Do you ever experience fear when you are in a specific place or situation? Does such place or situation make you feel trapped, helpless, or even embarrassed?
Agoraphobia is a type of anxiety disorder in which an individual may do all that they can to avoid a certain place or situation because it causes them to panic and gives them a sense of feeling helpless, or they feel embarrassed, and/or trapped. For example, individuals may fear using public transportation, being in opened or closed spaces, being in a crowd, or even stand in line. Such fear may be caused by the fact that there may not be an easy way to avoid the situation if they do get an anxiety or panic attack and as a result, such individuals often don’t feel safe in public spaces.
What are some of the symptoms of Agoraphobia?
- Individuals are scared to be leave home alone
- Individuals tend to be fearful of crowds or waiting in line
- Individuals tend to avoid and are fearful of enclosed spaces (i.e. elevators, small stores, or movie theaters)
- Individuals also tend to avoid open spaces and may be afraid of them (i.e. parking lots, malls, or bridges)
- Individuals tend to be afraid of public transportation (i.e. buses, planes, or trains)
When experiencing such fears, individuals may:
- Have feelings of feeling hot or cold
- Nausea or diarrhea
- Chest pain
- Dizziness or feel that they might faint
- Their heart begins to pound at a fast rate
- Have trouble swallowing
- Sweat, tremble or shake
What causes Agoraphobia?
Although there is not one known cause, it is believed that genetics, health conditions, an individuals temperament, environmental stress, and learning experiences may all play a role in the development of such disorder.
What are some of the risk factors that can trigger the development of Agoraphobia?
- Existence of panic disorder or other phobias
- Having an excessive fear or avoidance when responding to panic attacks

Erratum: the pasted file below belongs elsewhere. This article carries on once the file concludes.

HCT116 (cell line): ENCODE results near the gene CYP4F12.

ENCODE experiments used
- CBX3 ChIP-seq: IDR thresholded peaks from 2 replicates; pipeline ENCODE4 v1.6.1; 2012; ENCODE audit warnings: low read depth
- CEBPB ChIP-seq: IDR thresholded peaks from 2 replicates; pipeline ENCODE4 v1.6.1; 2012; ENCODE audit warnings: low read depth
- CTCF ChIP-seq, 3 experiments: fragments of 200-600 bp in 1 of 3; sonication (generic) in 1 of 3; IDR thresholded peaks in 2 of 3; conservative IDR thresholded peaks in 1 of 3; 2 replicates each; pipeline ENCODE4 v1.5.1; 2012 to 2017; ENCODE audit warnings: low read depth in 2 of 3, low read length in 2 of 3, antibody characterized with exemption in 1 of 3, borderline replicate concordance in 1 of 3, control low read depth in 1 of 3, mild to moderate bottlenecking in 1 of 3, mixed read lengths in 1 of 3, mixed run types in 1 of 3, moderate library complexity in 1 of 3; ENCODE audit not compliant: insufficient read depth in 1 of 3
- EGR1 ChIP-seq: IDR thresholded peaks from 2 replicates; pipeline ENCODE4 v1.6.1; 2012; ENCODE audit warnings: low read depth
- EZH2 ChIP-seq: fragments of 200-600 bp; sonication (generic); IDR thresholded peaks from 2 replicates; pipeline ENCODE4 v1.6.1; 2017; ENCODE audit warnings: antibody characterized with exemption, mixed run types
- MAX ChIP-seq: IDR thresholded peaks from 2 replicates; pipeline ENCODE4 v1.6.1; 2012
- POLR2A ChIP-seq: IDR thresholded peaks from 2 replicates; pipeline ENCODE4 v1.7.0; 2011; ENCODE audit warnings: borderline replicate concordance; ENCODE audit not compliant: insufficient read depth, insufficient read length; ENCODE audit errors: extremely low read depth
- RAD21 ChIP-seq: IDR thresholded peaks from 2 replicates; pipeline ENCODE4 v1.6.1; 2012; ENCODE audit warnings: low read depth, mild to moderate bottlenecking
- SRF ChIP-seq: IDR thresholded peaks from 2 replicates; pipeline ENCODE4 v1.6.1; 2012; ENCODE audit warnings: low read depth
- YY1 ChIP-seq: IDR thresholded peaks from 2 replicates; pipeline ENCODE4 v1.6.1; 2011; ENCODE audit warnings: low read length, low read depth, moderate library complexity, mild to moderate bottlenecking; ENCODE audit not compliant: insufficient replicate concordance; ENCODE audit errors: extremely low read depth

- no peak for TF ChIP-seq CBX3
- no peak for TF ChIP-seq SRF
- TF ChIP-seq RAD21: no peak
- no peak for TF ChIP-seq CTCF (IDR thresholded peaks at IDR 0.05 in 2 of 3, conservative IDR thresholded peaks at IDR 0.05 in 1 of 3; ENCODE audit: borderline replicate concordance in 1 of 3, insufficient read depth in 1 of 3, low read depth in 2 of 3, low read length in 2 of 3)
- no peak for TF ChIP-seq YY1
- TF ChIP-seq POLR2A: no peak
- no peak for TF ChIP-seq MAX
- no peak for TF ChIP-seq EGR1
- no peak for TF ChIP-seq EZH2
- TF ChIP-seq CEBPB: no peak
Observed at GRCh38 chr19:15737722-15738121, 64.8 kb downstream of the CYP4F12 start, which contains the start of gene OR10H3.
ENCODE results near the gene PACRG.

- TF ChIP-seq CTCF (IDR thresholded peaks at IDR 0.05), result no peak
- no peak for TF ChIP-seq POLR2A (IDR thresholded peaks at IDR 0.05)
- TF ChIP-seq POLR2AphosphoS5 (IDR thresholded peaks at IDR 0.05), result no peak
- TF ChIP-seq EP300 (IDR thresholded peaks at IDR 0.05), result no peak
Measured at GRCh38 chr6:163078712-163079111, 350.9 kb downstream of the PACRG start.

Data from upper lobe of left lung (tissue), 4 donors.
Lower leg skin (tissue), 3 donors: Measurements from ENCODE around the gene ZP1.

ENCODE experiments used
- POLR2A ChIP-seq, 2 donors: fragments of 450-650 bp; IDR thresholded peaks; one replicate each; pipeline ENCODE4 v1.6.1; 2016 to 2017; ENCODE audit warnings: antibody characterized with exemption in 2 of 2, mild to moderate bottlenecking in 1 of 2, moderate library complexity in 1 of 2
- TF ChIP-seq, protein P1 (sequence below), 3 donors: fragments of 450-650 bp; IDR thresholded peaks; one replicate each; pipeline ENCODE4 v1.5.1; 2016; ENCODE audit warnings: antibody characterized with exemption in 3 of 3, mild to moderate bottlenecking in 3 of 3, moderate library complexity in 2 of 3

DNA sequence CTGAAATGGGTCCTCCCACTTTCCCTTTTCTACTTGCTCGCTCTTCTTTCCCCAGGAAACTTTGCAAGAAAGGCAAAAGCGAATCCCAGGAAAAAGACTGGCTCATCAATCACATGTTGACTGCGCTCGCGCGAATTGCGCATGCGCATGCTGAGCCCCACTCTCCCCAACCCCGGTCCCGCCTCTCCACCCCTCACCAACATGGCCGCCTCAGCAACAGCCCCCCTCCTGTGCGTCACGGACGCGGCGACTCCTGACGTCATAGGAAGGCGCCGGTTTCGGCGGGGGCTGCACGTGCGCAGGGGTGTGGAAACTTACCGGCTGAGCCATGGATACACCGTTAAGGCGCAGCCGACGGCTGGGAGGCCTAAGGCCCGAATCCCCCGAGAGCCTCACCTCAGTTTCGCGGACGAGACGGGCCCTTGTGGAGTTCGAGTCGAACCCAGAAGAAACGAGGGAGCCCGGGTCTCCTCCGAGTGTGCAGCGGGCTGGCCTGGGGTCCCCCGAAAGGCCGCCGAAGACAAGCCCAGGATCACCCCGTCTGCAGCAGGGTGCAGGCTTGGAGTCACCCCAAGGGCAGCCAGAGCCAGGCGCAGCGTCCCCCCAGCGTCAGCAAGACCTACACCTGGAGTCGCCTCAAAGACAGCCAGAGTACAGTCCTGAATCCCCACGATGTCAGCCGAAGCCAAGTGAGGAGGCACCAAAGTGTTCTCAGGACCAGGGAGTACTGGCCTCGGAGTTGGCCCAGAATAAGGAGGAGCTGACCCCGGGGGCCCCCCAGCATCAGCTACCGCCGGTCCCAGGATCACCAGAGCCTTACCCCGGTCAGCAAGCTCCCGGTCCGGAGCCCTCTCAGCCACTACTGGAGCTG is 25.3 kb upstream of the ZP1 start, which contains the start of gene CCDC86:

- Experiencing stressful life events (i.e. abuse or death of a loved one)
How is Agoraphobia treated?
- The most effective form to treat Agoraphobia is believed to be Cognitive Behavioral Therapy, which teaches an individual some strategies on how to better tolerate their anxiety, it teaches them how to recognize the factors that may trigger their attacks, and how to cope with them
- Anti-depressants may be used to treat such disorder, and in some cases, anti-anxiety medication can be prescribed
What can I do to help myself deal with Agoraphobia?
- Stick to your treatment plan
- Stay consistent with the treatment plan that has been prescribed to you whether it is therapy or medication. Ask questions and check in on a regular basis with your therapist and/or primary healthcare provider
- Challenge yourself and try not to avoid those situations or places that cause you fear
- Learn calming skills
- Work with your therapist so that you can find different ways to distract your mind from that that causes you anxiety (i.e. yoga, meditation, or massages)
- Avoid alcohol and other drugs, including caffeine
- Practice self-care
- Stay active
- Eat healthy
- Get enough sleep
- Join a support group
- Connect and learn from those that may be experiencing similar situations as you are